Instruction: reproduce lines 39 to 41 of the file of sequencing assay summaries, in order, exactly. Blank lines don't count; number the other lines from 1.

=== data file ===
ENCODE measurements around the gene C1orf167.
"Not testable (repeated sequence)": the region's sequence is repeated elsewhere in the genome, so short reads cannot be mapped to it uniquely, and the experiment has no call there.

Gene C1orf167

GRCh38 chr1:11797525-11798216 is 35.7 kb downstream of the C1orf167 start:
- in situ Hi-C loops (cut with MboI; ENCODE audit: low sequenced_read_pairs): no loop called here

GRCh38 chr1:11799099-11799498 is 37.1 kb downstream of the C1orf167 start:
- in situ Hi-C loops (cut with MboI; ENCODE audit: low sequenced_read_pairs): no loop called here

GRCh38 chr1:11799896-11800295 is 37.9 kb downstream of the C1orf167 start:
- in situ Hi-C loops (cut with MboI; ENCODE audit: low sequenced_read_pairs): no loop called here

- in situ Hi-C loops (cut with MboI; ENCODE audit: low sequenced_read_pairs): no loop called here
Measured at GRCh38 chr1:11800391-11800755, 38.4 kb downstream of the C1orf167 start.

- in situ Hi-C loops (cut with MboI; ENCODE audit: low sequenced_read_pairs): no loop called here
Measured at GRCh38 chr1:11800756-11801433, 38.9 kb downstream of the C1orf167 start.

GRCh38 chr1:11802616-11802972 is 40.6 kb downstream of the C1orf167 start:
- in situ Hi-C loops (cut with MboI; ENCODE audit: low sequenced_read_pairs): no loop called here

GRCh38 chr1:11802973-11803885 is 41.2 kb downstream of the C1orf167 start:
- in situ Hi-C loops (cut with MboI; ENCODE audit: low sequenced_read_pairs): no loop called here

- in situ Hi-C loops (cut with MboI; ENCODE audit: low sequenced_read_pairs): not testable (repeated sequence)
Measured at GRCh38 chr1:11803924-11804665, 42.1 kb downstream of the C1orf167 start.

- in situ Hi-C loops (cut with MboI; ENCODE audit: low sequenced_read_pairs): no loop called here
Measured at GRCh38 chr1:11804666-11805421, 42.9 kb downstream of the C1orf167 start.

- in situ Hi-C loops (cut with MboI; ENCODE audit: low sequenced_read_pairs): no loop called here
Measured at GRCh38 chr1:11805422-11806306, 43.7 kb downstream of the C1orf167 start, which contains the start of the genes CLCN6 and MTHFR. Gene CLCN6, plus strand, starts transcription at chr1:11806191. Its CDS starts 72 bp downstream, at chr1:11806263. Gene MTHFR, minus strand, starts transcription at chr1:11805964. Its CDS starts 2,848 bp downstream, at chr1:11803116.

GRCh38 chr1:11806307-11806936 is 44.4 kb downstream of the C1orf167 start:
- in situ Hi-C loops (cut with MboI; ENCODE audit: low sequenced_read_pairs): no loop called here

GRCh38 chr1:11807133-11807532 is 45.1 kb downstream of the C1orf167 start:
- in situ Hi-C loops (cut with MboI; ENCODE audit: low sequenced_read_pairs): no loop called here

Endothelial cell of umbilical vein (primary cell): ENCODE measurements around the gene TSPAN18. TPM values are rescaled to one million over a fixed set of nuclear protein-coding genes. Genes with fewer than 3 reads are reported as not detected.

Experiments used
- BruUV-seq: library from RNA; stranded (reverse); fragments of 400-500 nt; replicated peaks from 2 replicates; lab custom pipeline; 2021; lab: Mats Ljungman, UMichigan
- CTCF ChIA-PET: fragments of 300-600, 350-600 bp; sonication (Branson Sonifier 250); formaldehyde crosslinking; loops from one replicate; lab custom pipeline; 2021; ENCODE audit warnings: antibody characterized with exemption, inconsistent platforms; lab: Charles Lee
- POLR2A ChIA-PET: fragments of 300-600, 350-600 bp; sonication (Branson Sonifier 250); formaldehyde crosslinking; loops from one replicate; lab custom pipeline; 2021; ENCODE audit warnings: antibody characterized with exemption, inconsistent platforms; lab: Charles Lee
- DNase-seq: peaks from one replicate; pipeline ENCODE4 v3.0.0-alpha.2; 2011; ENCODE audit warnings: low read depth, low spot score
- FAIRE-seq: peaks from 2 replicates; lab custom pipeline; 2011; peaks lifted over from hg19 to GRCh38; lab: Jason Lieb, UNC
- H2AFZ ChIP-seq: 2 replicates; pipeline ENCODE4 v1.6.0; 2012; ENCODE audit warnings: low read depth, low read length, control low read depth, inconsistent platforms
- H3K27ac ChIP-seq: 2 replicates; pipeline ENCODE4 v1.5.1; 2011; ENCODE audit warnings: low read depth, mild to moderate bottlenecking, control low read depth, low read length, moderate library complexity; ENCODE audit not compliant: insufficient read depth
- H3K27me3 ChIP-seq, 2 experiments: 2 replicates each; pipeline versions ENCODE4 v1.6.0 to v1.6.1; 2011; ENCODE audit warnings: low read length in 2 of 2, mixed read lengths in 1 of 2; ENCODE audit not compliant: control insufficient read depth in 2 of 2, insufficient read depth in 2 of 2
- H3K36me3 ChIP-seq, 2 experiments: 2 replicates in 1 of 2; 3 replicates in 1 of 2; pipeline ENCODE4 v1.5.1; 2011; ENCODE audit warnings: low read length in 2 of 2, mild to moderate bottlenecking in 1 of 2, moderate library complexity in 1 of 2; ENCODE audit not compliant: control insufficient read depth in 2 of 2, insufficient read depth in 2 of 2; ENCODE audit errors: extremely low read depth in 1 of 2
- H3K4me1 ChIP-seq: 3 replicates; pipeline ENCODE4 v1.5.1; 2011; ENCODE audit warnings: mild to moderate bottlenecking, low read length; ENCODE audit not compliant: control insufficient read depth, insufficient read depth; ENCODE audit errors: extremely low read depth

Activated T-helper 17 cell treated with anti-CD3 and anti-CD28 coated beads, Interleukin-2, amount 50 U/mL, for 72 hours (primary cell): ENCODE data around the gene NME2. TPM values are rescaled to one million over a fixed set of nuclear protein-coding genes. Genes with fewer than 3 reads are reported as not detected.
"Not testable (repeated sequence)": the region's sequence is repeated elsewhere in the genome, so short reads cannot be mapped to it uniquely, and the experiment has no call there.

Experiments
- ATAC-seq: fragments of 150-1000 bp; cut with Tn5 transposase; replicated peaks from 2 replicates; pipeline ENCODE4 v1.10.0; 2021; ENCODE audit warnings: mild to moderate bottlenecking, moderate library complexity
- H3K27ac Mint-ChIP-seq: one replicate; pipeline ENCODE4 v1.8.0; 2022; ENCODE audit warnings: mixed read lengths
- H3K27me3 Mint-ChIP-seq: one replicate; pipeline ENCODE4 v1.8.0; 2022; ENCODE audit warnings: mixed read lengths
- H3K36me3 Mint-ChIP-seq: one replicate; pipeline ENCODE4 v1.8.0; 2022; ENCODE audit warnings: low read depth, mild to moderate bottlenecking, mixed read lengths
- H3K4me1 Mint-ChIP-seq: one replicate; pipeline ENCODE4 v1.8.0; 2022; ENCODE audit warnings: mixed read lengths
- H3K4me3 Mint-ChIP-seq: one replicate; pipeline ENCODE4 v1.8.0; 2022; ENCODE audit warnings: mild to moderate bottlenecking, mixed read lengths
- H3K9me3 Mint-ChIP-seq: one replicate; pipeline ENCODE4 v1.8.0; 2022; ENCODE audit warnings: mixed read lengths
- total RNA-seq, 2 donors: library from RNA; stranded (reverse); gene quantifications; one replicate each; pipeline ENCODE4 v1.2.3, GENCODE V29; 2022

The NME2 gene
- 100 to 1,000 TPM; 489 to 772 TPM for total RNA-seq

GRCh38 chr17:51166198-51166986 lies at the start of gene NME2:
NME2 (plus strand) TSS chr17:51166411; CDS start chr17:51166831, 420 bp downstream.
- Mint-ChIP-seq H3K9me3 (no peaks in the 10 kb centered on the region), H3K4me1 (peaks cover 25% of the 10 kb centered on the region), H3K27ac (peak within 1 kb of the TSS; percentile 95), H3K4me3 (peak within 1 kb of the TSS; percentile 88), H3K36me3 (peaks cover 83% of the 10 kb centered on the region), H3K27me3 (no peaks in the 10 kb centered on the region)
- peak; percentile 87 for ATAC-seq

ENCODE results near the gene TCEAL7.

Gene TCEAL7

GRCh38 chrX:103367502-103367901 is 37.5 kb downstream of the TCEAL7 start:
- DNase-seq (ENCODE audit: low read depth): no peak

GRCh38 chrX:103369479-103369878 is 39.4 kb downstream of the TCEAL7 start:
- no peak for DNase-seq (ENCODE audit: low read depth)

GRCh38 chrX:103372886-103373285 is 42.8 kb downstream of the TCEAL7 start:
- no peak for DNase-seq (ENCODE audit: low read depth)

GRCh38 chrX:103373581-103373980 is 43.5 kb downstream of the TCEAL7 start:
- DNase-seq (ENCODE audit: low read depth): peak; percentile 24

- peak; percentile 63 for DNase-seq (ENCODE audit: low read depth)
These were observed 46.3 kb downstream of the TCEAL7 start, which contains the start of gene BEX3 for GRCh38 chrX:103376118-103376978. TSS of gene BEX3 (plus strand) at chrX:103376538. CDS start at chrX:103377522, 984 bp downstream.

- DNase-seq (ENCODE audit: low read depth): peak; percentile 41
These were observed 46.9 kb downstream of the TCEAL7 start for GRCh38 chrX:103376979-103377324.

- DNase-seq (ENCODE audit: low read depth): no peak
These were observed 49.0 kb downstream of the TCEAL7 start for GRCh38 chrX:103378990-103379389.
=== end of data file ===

- H3K4me1 ChIP-seq: 3 replicates; pipeline ENCODE4 v1.5.1; 2011; ENCODE audit warnings: mild to moderate bottlenecking, low read length; ENCODE audit not compliant: control insufficient read depth, insufficient read depth; ENCODE audit errors: extremely low read depth

Activated T-helper 17 cell treated with anti-CD3 and anti-CD28 coated beads, Interleukin-2, amount 50 U/mL, for 72 hours (primary cell): ENCODE data around the gene NME2. TPM values are rescaled to one million over a fixed set of nuclear protein-coding genes. Genes with fewer than 3 reads are reported as not detected.
"Not testable (repeated sequence)": the region's sequence is repeated elsewhere in the genome, so short reads cannot be mapped to it uniquely, and the experiment has no call there.